First Jaguar in Panama Fitted with GPS Transmitter

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First Jaguar in Panama
fitted with GPS transmitter

November 29, 2019

Images credit: Yaguará Panamá

After years of catching jaguars only in camera-trap images, Ricardo Moreno, STRI research associate and National Geographic Emerging Explorer, and a team of 20 biologists and community members were able to catch a jaguar and fit it with a transmitter that will help researchers conserve these majestic cats in the wild. 

Ricardo Moreno, research associate at the Smithsonian Tropical Research Institute and National Geographic Emerging Explorer, along with scientists from the Yaguará Panama Foundation, announced that a female jaguar called Chucunaque is the first jaguar in Panama to carry a GPS tracking collar.

“This is an historic moment for science in Panama,” Moreno said. “This is the first time that we have succeeded in placing a GPS collar on a jaguar in order to track its movements and understand how long it stays in an area. Not only will this help to generate more information about this species, but it will also improve strategies for its conservation.”

After her capture and sedation by veterinarians, measurements indicated that Chucunaque is approximately 4-6 years old, weighs 55 kilos (120 pounds) and is in good physical condition. She is caring for two, approximately 9-month-old, kittens, which remained in the area as researchers fitted their mother with a GPS collar and reversed the effects of the anesthesia. The collar is designed to fall off after a year of monitoring.

Specialists continue to monitor her condition to ensure her wellbeing. The team began to obtain camera trap photos and satellite positions shortly after her release and were also able to track her for a short time from the air from a helicopter provided by Panama Air Adventures.

Chucunaque, named for Panama’s longest river, is from Darien Province, where, despite the designation of large areas as national parks and indigenous reserves, tropical forest continues to be cleared for timber and cattle pasture. The largest population of jaguars (Panthera onca) in the country lives this area of the Mesoamerican Biological Corridor connecting high biodiversity regions of Central and South America. GPS monitoring of additional jaguars, and environmental education in local communities is part of a strategy to conserve the region’s wildlife.

The largest cat in the Americas, the jaguar is one of the most charismatic tropical forest species and the size of the jaguar population is considered to be an indicator of the environmental heath of an entire ecosystem. Jaguar conservation activities also protect other forest species and water supplies.

Considered to be critically endangered, and protected by Panamanian law, 40 percent of the jaguar’s natural habitat in Panama has been lost. Primarily for this reason and also as a result of the scarcity of prey animals, the conflict between jaguars and cattle ranchers, illegal hunting and illegal trade, jaguar populations continue to decline precipitously. In Panama, this species is considered to be critically endangered according to national legislation.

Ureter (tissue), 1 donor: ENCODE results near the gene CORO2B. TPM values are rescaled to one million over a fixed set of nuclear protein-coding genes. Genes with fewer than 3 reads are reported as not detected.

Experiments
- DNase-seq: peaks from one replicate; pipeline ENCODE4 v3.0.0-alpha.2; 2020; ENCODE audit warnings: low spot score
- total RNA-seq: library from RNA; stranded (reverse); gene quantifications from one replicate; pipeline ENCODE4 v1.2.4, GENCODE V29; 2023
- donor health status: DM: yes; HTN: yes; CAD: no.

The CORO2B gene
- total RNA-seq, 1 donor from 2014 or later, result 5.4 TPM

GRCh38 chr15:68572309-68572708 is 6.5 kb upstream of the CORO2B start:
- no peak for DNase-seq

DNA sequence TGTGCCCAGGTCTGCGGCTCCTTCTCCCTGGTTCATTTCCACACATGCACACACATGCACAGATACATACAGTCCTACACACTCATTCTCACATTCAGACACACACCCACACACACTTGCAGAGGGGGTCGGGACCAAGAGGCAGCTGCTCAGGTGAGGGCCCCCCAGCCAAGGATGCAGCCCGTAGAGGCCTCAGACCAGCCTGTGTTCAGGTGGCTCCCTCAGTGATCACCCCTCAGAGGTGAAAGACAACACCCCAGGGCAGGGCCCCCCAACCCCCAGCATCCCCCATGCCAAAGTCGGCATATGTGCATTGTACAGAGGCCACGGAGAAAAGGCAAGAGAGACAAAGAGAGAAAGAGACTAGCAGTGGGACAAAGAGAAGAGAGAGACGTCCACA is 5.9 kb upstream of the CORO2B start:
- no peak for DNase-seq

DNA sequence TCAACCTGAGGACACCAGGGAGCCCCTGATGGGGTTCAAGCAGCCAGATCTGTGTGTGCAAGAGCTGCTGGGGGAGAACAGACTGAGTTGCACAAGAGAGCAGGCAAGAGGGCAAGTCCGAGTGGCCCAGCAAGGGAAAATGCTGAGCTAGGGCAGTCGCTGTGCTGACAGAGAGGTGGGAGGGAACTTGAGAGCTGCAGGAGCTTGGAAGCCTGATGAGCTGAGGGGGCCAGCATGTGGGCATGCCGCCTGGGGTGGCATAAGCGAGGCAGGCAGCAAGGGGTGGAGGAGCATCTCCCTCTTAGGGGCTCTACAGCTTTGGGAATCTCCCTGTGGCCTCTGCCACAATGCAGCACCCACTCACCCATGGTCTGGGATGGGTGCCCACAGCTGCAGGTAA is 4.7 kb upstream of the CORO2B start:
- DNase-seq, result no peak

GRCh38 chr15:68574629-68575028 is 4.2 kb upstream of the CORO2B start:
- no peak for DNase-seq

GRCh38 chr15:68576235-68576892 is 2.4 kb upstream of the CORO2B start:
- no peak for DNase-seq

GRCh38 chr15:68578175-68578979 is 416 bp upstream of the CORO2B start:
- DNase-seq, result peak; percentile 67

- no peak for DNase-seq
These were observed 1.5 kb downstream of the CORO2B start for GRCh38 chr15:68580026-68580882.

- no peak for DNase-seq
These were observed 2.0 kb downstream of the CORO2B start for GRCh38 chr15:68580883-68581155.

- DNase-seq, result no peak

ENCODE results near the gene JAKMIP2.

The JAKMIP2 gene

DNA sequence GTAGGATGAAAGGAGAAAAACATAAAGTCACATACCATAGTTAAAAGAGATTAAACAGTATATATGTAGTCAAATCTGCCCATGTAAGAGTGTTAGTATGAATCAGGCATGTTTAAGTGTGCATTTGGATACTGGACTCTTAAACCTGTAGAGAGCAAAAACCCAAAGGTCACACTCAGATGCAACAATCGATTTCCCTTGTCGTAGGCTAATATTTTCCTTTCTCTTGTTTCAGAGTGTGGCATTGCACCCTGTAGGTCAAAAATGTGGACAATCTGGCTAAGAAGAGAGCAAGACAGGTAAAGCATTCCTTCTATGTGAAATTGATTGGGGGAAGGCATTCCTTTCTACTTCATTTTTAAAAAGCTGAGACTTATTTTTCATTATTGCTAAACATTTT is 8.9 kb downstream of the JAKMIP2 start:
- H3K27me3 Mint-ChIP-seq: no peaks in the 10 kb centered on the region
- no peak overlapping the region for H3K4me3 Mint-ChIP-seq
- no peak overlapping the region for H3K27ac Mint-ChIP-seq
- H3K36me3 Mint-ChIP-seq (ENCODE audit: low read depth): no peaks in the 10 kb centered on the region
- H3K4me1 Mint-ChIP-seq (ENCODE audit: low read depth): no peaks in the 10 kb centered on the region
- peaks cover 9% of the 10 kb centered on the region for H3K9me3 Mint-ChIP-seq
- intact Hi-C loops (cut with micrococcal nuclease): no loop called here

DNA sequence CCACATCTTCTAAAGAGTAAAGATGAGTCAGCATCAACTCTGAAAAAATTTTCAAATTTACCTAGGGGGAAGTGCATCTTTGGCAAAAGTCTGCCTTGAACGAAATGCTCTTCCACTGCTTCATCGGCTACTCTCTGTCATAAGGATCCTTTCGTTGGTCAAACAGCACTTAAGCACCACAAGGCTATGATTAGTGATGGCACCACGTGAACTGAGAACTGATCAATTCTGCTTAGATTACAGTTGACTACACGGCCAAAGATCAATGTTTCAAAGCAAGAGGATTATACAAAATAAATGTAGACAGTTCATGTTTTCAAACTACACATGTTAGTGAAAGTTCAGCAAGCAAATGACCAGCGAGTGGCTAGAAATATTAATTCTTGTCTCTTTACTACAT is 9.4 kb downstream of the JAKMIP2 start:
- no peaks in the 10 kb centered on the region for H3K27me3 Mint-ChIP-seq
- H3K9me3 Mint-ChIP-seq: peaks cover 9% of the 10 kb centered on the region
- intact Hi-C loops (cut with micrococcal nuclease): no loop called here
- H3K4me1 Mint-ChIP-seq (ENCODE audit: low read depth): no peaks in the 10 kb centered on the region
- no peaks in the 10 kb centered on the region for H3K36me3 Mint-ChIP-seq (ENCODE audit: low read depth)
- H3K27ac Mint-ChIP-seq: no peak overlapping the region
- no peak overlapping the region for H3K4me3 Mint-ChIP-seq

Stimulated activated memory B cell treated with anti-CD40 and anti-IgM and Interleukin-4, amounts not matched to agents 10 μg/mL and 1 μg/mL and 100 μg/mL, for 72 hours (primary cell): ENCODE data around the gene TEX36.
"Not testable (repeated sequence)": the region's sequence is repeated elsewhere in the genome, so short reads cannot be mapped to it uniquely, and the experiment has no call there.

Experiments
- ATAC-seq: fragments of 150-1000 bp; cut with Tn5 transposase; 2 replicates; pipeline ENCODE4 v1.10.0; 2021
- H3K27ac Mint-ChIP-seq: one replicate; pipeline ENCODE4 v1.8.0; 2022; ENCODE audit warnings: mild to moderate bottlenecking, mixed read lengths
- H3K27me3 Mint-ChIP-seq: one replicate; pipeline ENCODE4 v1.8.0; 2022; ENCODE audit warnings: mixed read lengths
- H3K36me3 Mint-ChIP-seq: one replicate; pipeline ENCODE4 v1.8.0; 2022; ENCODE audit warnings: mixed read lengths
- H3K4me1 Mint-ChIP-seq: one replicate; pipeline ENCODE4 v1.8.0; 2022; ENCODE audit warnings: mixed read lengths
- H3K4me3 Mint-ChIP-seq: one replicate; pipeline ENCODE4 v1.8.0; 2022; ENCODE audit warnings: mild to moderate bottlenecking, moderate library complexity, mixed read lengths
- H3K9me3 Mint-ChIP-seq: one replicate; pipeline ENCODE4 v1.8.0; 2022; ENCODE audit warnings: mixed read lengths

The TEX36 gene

The team will use satellite-based technology to track her movements and determine her home range and habitat use. Information about her location within a landscape highly-modified by human activity will guide conservation efforts in this narrow region connecting North and South America.

“This technology lets us locate and protect Chucunaque and her two kittens, and to organize educational and other activities to improve the co-existance of people with this amazing species,” said Moreno.

The viceminister of the environment, José Luis Acosta, emphasized that “Panama is vital for maintaing the connectivity among the great populations of jaguars on the American continent. Therefore, today’s annoucement demonstrates how coordinated environmental protection efforts by the government, the local scientific community and local communities may result in important contributions to the protection of biodiversity in Panama and the región.

The Project, “Using technology to minimize conflicts between humans and Panama’s large felines,” was financed by Panama’s government institute of science and technology, SENACYT with support from the Ministry of the Environment, the border police SENAFRONT, the Ecological Police, the United Nations Development Programs small donations program, Howard Hughes Medical Institute (HHMI) and the Smithsonian Tropical Research Institute.

Biologist Ricardo Moreno led the team of more than 20 biologists and Panamanian veterinarians, accompanied by local residents. In addition, they worked with Latin American veterinary specialists, especially Ivonne Cassaigne, and biologist and wild feline specialist, Antonio de la Torre from the National Alliance for Jaguar conservation in Mexico.

For the last two years, Fundación Yaguará Panama has been using GPS collars to monitor other species of wild cats such as ocelots (Leopardus pardalis), pumas (Puma concolor) as well as peccaries (Tayassu pecari) and coyotes (Canis latrans).

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